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7 Planning Tips To Ensure You Reach That Deadline

June 2, 2017

Everyone works at different speeds. Some people love working at a break-neck speed and can turn out quality work within a day. Others like to sit on certain tasks to perfect them. But we don’t always have the luxury to operate on our own schedule, and we’ve all felt the pressure of having a deadline fast approaching. These deadlines aren’t put in place to get you working faster, it means others are depending on you to get your work in on time and, therefore, they should be something you take very seriously. So if you’re looking to stay on task and never fear a deadline again, here are some tips for getting your work done on time.

Write it down.

It may seem too obvious to even consider, but it’s always a good idea to write down somewhere accessible the actual deadline you have. Even with the most important task, you can forget the date or get it mixed up. I’ve had deadlines in which I was positive of the deadline, only to realise I was a day off. Write it down, set reminders, just in case.

Respect the deadline.

Before you even get started with whatever project is under deadline, you need to consider what the deadline means. If you don’t think there’s any consequences that come from missing deadline, or you’re not thinking about those that are depending on you to get it in on time, then you’re not ready to hit that deadline. Find a respect for the deadline where you have something you are aiming for and something that informs your work.

Breakdown the task.

Now is the time you actually look into the task at hand. You might be eager to get right to work, feeling the heat of an approaching deadline, but it’s good to first take a step back and evaluate the situation. Break the task down into different sections, whether it be based on what work can be done together or just evenly divided parts of the work. This will give you a better sense of the workload ahead of you and prepare you for the next step.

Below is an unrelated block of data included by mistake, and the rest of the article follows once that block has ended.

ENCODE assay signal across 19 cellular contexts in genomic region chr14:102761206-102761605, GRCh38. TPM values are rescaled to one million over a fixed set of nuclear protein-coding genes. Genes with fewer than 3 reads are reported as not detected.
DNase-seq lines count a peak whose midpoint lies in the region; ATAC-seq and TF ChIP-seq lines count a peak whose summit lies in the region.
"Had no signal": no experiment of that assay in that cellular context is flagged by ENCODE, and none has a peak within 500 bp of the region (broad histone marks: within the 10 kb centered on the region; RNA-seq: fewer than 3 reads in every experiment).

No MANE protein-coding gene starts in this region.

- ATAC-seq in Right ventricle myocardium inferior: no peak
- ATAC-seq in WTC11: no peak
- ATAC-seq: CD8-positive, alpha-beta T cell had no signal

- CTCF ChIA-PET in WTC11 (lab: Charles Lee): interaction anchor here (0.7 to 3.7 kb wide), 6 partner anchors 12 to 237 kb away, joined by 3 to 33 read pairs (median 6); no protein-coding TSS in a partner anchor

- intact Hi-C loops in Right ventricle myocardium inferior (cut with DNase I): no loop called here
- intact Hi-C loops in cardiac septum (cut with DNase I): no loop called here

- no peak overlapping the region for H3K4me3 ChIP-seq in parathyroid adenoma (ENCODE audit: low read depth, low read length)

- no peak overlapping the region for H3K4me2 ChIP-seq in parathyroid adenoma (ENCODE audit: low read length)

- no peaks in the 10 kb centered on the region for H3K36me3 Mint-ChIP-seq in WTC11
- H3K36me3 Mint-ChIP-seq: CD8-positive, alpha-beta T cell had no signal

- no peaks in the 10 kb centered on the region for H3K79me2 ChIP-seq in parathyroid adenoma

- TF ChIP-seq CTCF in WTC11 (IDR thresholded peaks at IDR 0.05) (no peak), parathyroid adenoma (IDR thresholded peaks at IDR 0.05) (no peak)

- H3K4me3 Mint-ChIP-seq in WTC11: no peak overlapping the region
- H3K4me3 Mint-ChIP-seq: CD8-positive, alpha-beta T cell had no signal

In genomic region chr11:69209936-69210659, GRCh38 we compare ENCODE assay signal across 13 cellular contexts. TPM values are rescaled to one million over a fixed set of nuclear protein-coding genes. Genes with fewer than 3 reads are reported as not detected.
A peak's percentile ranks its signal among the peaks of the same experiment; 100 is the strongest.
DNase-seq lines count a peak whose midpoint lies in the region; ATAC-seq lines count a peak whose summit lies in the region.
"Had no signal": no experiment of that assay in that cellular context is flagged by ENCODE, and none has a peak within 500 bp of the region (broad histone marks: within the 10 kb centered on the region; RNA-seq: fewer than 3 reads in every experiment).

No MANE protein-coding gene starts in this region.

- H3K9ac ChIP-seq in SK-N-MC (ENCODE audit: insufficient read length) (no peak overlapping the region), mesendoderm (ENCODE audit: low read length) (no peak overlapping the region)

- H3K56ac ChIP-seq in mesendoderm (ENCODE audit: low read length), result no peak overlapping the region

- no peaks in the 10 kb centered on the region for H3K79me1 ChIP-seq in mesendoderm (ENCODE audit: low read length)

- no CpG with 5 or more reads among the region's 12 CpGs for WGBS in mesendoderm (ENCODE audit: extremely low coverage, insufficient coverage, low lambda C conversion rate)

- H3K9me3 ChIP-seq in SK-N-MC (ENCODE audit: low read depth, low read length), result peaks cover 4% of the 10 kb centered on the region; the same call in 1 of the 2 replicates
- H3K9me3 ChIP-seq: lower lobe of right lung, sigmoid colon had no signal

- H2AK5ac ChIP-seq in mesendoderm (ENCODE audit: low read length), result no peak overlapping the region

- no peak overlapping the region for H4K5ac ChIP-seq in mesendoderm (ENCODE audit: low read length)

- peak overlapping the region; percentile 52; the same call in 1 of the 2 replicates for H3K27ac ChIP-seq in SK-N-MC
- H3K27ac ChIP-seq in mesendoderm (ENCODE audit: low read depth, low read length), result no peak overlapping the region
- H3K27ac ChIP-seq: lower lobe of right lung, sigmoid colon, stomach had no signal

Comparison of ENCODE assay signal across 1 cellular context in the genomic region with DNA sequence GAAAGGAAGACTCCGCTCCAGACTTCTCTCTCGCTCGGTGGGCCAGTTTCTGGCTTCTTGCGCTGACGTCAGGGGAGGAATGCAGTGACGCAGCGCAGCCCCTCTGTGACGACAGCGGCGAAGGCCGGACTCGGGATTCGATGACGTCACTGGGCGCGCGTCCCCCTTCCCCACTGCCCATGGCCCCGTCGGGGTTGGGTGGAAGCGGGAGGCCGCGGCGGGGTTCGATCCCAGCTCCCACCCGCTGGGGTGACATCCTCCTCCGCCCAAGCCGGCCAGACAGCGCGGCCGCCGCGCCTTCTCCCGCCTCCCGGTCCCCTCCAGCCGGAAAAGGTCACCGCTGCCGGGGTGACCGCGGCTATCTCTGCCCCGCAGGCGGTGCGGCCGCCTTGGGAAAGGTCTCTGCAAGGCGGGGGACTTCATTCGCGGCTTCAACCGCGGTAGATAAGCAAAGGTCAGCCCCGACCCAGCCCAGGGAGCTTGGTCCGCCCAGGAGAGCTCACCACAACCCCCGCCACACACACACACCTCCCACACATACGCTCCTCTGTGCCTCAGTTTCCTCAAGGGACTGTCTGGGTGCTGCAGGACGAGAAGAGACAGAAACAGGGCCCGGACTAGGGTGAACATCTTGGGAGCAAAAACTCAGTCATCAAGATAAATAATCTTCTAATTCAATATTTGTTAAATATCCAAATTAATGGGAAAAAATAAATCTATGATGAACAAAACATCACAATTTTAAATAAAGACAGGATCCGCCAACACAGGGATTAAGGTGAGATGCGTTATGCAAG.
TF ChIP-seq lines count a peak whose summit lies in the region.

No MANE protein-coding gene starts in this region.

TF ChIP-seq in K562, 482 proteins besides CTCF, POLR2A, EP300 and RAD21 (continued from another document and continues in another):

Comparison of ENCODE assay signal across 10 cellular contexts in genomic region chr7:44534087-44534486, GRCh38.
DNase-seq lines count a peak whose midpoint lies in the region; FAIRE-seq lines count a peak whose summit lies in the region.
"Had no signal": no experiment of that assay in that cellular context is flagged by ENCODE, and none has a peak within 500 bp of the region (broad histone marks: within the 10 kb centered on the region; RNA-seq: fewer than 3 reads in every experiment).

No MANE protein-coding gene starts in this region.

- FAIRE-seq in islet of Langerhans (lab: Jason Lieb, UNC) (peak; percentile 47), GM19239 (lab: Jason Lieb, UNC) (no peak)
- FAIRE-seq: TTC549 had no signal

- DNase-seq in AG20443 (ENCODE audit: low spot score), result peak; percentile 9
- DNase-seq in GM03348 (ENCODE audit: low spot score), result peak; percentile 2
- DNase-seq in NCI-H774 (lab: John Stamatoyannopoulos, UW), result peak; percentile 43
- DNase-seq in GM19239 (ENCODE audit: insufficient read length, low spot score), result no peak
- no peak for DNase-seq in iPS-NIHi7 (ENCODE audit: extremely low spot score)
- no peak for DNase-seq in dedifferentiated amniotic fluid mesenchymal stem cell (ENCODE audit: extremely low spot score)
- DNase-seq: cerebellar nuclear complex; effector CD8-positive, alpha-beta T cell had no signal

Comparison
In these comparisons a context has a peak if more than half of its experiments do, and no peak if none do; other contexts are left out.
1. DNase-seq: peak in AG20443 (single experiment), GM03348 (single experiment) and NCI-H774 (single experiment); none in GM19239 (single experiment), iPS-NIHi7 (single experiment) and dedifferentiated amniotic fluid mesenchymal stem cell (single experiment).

Make a schedule.

Once you have a breakdown of your task, you can then start scheduling when you’ll tackle each separate task. The nature of the work should dictate how your work schedule should play out. Maybe you can do the work chronologically as needed, maybe certain items are more time-sensitive than others and need to be moved up in the schedule, and maybe you want to tackle the larger sections first. Whichever way you decide to do it, a schedule will help to keep you on track with mini deadlines providing you with markers along the way.

Be able to adapt.

Of course, things rarely work exactly according to a schedule. That doesn’t mean that the schedule is useless, but it does mean you have to be ready to react to those instances when your schedule is thrown off-kilter. Maybe a situation arises in which one later piece of the puzzle needs to be addressed earlier than planned. Maybe you find that one finished piece was done no longer works in relation to the whole project. Maybe life interferes and you lose a day f work. Be prepared to hope around from task to task as needed and never assume everything will go as planned.

Plan for a cushion.

Never let your work run right up to the deadline. As just spoken about, plans can shift very easily and better safe than sorry is always a good mantra to keep in mind. Add a buffer zone or a cushion to your schedule, giving you some time in between when you anticipate being done and the actual deadline. This helps account for any problems you might run into causing time to get a little too tight for comfort.

Sacrifice when necessary.

Reaching a deadline is your responsibility, and except for some extreme extenuating circumstances, there’s really no reason you shouldn’t be able to make it. So as much as we like to stress the importance of leaving work at the office and a work-life balance, if you find that deadline coming up faster than you prepared for, you might need to sacrifice some of that free time. Work late, work on weekends, whatever it takes to fulfill your responsibility and promise to reach the deadline. It’s not fun, but it will teach you a lesson for next time and hopefully help you avoid missing another weekend ever again.

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